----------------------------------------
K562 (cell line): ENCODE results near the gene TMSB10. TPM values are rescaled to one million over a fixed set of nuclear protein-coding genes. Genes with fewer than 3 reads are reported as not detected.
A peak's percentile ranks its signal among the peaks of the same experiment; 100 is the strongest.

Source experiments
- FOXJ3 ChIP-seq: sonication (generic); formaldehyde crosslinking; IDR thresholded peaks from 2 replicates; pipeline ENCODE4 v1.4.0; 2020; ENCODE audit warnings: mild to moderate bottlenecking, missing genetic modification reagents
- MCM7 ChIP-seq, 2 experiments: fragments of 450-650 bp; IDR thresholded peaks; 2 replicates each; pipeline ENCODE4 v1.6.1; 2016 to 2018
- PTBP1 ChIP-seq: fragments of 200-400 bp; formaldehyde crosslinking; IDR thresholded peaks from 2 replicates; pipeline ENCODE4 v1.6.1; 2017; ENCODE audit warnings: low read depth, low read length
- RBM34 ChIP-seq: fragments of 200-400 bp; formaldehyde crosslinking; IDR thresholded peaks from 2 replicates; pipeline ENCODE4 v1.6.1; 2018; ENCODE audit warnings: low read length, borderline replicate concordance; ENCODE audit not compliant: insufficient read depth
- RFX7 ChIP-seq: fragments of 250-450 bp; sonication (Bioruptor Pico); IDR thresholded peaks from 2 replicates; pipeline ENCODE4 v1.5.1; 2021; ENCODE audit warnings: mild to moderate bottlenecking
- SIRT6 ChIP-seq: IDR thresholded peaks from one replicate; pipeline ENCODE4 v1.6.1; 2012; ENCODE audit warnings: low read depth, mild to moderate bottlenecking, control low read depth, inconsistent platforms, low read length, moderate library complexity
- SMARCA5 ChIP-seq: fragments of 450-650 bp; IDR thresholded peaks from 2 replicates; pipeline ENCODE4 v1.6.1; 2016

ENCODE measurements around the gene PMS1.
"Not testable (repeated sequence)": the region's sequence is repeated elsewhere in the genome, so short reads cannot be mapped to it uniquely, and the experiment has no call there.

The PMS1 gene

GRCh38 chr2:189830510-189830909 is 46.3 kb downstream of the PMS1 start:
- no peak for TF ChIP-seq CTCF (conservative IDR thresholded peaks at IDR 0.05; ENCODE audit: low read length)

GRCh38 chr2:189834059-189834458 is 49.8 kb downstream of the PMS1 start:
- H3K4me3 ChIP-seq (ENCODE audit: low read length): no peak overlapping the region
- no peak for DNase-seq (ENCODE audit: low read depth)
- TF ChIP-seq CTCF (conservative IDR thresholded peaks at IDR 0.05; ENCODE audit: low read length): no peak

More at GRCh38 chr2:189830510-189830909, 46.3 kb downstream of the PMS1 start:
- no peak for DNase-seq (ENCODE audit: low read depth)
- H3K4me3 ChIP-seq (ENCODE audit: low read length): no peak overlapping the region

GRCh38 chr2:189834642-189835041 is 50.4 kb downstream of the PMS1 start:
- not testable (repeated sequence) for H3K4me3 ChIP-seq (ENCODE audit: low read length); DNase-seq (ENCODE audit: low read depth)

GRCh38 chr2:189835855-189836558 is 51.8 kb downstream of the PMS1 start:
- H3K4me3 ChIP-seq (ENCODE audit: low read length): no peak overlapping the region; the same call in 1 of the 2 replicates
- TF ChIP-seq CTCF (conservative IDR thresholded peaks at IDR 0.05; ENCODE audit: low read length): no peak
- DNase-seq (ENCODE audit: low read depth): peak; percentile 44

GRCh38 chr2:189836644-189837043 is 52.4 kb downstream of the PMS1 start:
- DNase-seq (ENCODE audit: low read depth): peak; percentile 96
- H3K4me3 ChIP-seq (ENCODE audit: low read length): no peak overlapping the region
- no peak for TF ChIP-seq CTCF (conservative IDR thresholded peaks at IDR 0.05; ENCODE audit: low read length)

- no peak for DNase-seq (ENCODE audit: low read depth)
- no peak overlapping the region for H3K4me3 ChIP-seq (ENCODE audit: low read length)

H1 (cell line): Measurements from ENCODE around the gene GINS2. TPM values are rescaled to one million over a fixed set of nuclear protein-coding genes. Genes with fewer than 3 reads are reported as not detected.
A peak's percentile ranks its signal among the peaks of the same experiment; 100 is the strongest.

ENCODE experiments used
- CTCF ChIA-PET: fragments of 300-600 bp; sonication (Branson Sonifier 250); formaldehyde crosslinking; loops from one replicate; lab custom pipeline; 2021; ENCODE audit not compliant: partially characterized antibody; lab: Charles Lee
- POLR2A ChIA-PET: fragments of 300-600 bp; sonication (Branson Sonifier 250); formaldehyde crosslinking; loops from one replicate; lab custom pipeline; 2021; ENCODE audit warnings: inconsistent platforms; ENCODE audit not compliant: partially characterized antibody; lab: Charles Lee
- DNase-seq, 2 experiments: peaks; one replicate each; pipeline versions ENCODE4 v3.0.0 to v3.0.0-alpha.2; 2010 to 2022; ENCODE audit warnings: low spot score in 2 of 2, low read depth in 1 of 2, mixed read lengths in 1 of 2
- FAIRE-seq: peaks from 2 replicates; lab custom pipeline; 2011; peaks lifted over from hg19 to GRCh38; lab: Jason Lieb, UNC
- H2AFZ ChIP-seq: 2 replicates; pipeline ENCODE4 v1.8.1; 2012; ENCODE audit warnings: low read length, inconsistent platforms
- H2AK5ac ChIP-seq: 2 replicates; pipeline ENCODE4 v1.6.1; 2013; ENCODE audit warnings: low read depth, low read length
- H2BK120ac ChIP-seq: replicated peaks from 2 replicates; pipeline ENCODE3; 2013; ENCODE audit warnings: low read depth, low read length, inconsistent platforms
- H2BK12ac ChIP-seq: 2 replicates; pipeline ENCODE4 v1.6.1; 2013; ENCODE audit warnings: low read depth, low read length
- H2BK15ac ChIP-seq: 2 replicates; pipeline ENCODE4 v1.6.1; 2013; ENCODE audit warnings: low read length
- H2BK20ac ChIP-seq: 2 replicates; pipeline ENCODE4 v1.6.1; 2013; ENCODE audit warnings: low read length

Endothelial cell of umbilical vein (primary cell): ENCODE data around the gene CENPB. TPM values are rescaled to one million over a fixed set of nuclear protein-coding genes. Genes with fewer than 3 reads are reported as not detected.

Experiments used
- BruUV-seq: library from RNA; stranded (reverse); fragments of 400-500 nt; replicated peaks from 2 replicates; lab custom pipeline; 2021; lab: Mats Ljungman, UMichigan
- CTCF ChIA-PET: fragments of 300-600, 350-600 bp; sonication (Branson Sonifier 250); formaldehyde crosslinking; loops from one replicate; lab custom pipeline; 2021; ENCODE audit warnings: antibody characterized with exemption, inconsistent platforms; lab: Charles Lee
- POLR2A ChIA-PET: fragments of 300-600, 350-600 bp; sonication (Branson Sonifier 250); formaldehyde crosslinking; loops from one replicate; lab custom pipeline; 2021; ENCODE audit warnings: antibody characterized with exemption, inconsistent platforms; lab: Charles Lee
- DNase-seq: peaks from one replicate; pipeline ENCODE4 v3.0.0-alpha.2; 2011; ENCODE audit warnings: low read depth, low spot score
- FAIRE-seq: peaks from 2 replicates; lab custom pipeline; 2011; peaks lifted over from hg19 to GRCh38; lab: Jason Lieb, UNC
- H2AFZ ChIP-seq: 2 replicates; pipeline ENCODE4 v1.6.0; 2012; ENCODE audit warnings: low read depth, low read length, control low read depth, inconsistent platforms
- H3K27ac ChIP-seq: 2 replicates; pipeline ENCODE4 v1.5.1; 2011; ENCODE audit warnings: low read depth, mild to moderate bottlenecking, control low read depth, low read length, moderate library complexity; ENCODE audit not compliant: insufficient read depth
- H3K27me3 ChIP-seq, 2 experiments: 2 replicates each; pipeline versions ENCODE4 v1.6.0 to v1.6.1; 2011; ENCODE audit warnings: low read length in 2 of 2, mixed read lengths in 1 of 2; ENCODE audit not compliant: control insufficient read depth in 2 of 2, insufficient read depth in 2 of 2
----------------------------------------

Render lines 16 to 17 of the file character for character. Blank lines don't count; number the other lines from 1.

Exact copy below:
GRCh38 chr2:189834059-189834458 is 49.8 kb downstream of the PMS1 start:
- H3K4me3 ChIP-seq (ENCODE audit: low read length): no peak overlapping the region